Nash County sheriff speaks out on dangers of the job after nearly losing 2 deputies in February

Local News

NASHVILLE, N.C. (WNCN) — It’s been four months since the Nash County County Sheriff’s Office almost lost two deputies in the line of duty.

“It’s a very dangerous job,” said Nash County Sheriff Keith Stone.

Deputies Shelby Smith and William Toney were injured while making a traffic stop on I-95 in February. 

“That was a simple stop for a speeding violation,” said Stone.

Smith made the initial traffic stop, but called in a K-9 unit. Stone said the driver of the vehicle shot Toney, a K-9 handler, multiple times. Smith suffered other injuries. The suspect was also injured during the incident. 

“One of them is back on duty, the other officer is still going through rehab,” said Stone.

The incident shook the deputies and the sheriff’s office.

“You never totally recover from a situation like this,” said Stone. 

After a Wake County deputy was shot while serving an eviction notice on Wednesday, Stone said he sat down with his deputies who do that same job.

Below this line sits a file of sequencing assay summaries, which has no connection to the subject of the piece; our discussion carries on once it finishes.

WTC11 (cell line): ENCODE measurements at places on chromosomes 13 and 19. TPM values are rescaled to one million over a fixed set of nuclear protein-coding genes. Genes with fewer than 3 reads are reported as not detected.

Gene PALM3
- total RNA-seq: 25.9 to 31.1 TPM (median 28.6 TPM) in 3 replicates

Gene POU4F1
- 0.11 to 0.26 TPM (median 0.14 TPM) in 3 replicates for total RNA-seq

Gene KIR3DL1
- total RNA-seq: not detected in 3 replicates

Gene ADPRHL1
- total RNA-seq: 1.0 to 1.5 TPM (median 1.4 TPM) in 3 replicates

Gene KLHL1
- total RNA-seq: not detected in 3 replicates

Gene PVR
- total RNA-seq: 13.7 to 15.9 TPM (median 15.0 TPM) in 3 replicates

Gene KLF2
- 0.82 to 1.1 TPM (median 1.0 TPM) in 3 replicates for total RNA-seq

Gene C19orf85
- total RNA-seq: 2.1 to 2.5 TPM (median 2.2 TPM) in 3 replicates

“You can imagine, they leave home, they’ve got families at home, they touch that doorknob and they might not ever touch it again,” he said of the dangers law enforcement face.

Captain Brandon Jenkins is head of the Nash County Sheriff’s Office Civil Division, which serves civil papers such as eviction notices. Jenkins told CBS 17 it’s standard to have one deputy serve a notice, but doing that comes with risks.

He explained, “I’ve been doing this since 2005 and you’re going up to these evictions and you basically go up there and take their home away and having to evict the house and you don’t know their mindset.”

He added, “If we know we’re going to serve somebody we dealt with in the past, we’ll bring in a lot of people. But some of these people, you ain’t never seen before, you don’t know their mental state or what you’re getting.”

While North Carolina has an eviction moratorium in place until the end of June, Jenkins says some people can still be evicted for not filing the correct paperwork with the CDC. When the moratorium ends, he expects the situation to worsen.

“Talking with a lot of our landlords around the county, we’re probably gonna have 500-600 evictions coming up in the next couple months,” he said

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